But when the trip to the alleged location of the clothes and shell casings revealed nothing, Mr. Bellard admitted to committing the murders. They returned to CID where Mr. Bellard was questioned again, and again admitted that he had shot the four people, and acknowledged that he had given the statement voluntarily. This interview was recorded as well.

         Mr. Bellard was charged with four counts of first-degree murder, four counts of conspiracy to commit murder, and four counts of use of a handgun in the commission of a felony or crime of violence. On August 28, 2012, the trial court held a motions hearing during which, among other things, the court quashed Mr. Bellard's subpoenas for internal Prince George's County Police records relating to the case and a group of named officers. A hearing on a motion to suppress evidence was held on December 2 and 3, 2013, and the court denied that motion. A jury trial began on April 8, 2014, and lasted eight days.

         The testimony at trial revealed that Mr. Bellard had traveled to Maryland from Texas in June 2010 with a large quantity of marijuana to sell, but the marijuana had been stolen from his hotel room. He made a second trip in August 2010, this time with Ms. Gilmer, with approximately sixty pounds of marijuana. On August 6, Mr. Bellard met Ms. Brooks and her children, broke up the marijuana in Ms. Brooks's apartment above the garage, and stored it in a cooler before the group left to go to a store. When they returned to the apartment, they encountered Mwasiti Sikyala, who lived in the main part of the house. Ms. Sikyala told them that three armed men had just come from the apartment. Everyone except Ms. Sikyala went upstairs to check on the drugs, which were gone.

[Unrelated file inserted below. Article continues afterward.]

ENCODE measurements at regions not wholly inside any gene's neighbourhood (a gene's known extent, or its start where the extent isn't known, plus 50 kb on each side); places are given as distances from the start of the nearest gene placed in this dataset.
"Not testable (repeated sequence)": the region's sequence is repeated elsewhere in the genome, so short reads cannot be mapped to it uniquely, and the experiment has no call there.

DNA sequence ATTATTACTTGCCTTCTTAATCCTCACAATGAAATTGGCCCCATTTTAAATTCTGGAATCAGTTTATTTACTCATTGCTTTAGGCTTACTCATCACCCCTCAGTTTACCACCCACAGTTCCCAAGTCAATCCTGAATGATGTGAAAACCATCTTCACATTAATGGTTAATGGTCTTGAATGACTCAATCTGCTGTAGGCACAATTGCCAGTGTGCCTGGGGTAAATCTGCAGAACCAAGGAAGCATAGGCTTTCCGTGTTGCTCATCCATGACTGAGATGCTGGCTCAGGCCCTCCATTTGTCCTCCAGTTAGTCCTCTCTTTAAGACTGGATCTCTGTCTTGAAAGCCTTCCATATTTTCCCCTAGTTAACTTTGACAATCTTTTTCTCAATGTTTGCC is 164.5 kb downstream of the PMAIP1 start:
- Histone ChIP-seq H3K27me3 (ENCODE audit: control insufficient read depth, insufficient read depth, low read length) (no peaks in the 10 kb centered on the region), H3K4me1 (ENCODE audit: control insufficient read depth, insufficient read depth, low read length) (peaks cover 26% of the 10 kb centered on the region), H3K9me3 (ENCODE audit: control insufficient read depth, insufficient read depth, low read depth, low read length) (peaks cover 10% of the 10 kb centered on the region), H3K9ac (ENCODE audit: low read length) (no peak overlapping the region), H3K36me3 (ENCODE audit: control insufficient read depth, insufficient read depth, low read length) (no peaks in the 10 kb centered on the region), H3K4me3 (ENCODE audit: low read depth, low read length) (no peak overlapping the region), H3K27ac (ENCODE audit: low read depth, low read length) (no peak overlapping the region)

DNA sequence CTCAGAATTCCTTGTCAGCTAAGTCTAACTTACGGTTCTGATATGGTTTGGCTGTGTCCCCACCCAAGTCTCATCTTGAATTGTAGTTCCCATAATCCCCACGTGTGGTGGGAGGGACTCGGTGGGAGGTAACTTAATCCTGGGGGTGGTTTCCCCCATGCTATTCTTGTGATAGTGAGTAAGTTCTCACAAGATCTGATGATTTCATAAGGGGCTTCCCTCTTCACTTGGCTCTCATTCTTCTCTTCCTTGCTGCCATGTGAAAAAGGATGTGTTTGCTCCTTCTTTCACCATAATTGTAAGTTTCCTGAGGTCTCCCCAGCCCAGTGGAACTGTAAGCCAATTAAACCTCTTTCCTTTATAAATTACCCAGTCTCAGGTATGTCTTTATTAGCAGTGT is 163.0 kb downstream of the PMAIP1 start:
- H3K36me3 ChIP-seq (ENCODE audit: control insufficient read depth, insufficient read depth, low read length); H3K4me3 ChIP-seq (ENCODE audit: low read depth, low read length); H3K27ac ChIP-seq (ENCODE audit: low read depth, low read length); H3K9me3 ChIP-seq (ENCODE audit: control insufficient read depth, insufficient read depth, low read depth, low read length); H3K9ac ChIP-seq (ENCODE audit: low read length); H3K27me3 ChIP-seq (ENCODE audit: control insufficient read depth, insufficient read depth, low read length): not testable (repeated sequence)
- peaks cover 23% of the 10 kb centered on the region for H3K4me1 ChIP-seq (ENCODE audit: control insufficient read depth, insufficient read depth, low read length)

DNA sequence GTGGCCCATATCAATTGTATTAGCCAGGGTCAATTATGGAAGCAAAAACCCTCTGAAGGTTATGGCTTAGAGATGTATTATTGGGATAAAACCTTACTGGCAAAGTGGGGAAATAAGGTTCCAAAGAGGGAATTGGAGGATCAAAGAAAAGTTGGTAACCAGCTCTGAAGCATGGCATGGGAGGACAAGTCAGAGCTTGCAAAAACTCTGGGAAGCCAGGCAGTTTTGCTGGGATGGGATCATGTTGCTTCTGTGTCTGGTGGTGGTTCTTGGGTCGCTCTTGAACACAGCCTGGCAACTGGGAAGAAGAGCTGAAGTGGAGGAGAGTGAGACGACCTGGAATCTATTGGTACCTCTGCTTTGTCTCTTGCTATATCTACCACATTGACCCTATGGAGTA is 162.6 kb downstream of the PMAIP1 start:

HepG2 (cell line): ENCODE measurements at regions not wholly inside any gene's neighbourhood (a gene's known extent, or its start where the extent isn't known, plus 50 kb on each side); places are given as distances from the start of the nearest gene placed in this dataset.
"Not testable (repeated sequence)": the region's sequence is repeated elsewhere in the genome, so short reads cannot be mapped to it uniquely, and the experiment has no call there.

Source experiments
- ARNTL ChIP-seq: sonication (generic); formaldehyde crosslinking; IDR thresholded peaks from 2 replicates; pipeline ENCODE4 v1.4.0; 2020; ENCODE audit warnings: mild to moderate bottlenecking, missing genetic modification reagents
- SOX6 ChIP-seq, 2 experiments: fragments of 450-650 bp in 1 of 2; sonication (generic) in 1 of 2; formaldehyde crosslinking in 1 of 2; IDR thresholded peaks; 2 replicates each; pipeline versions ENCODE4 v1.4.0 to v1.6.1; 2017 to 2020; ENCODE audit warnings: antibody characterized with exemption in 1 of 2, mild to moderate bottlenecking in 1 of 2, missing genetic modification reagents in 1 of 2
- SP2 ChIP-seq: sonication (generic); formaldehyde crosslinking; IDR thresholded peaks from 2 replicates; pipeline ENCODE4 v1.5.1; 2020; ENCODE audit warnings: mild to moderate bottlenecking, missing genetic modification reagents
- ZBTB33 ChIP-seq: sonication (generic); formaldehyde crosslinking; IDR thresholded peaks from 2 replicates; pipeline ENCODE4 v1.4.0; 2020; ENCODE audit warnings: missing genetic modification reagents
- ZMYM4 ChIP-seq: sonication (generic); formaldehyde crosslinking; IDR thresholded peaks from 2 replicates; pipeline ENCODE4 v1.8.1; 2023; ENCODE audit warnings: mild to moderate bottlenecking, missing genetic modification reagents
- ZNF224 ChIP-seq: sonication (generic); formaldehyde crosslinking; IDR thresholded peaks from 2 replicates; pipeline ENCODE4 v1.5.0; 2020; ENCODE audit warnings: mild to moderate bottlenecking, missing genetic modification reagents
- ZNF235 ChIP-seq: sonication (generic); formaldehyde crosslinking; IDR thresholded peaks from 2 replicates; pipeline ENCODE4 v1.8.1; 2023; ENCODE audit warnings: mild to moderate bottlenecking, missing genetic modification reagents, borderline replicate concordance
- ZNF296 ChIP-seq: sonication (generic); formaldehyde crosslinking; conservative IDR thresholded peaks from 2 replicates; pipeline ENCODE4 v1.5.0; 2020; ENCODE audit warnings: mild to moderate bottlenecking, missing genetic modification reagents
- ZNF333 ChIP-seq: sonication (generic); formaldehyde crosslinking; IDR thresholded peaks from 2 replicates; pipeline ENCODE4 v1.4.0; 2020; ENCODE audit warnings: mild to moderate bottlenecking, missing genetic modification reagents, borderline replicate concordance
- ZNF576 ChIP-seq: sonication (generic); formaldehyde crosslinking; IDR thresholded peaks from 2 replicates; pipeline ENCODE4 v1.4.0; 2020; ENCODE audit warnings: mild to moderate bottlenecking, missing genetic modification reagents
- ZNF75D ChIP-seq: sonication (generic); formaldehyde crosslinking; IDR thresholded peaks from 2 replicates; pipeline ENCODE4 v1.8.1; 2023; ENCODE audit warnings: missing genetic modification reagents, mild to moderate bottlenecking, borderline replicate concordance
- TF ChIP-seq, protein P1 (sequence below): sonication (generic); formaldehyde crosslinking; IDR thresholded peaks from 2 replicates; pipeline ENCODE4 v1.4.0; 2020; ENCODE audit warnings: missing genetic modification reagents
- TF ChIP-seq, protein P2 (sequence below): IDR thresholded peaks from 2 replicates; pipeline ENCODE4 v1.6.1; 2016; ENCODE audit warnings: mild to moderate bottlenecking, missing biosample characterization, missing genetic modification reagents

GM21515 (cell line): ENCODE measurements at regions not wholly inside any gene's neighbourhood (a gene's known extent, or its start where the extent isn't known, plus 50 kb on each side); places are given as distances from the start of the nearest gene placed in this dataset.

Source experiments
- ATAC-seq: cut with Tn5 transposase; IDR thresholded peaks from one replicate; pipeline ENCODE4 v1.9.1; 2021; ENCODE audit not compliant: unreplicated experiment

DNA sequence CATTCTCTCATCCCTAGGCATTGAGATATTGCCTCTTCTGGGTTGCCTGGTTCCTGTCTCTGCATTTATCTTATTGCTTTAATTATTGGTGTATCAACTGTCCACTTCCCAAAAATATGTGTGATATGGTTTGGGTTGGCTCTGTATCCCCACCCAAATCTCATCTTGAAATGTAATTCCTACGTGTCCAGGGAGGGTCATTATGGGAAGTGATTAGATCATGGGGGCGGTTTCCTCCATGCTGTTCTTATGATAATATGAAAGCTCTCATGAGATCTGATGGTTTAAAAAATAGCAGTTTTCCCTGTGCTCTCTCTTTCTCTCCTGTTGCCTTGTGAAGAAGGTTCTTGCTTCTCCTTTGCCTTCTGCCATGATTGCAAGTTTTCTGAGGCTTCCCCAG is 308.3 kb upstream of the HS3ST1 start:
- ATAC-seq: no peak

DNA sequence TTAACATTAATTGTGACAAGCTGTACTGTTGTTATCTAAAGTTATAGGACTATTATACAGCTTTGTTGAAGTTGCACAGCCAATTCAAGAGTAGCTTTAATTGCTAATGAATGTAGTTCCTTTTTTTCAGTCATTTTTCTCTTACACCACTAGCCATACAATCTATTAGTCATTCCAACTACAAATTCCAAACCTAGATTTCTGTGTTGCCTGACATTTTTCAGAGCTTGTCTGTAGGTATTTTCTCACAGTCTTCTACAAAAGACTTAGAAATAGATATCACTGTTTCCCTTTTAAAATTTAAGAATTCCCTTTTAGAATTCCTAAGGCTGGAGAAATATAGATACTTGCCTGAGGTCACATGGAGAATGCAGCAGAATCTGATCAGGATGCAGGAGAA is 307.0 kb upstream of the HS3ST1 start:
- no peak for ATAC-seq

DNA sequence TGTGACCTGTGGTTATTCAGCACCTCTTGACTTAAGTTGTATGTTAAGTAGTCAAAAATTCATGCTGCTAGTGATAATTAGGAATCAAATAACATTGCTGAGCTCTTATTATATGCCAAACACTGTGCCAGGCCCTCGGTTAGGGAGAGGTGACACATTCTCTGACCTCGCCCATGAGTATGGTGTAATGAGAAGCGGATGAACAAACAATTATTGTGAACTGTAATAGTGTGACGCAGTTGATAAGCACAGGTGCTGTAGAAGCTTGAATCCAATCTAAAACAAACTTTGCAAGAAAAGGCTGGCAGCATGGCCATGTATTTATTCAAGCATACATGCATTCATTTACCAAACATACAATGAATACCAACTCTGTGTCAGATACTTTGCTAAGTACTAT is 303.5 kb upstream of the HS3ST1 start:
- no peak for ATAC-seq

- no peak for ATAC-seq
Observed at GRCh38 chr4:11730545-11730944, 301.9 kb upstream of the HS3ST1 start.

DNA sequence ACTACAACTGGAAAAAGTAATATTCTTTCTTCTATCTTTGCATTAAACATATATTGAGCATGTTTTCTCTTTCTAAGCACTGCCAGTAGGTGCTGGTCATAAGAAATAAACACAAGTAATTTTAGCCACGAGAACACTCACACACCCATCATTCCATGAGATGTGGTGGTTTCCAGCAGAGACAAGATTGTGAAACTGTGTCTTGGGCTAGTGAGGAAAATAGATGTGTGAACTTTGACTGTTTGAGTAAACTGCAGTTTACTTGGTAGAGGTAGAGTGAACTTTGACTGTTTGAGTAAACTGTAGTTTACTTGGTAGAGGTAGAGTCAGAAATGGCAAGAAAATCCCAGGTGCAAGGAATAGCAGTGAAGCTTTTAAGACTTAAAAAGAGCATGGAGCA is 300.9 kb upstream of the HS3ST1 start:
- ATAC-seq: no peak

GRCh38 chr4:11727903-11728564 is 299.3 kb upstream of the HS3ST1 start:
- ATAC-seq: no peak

This discovery enraged Mr. Bellard, who went back downstairs to his vehicle with Ms. Gilmer and retrieved and loaded two .45 caliber handguns. He ushered Ms. Sikyala back upstairs, with Ms. Gilmer following behind, then shot Ms. Brooks in the leg.

         He demanded that Ms. Brooks tell him where the marijuana was and accused her of stealing the marijuana and setting him up, which she denied. So he ordered Ms. Brooks, Ms. Sikyala, and Ms. Sikyala's two children into a bedroom where Ms. Gilmer held them there at gunpoint while Mr. Bellard made a phone call.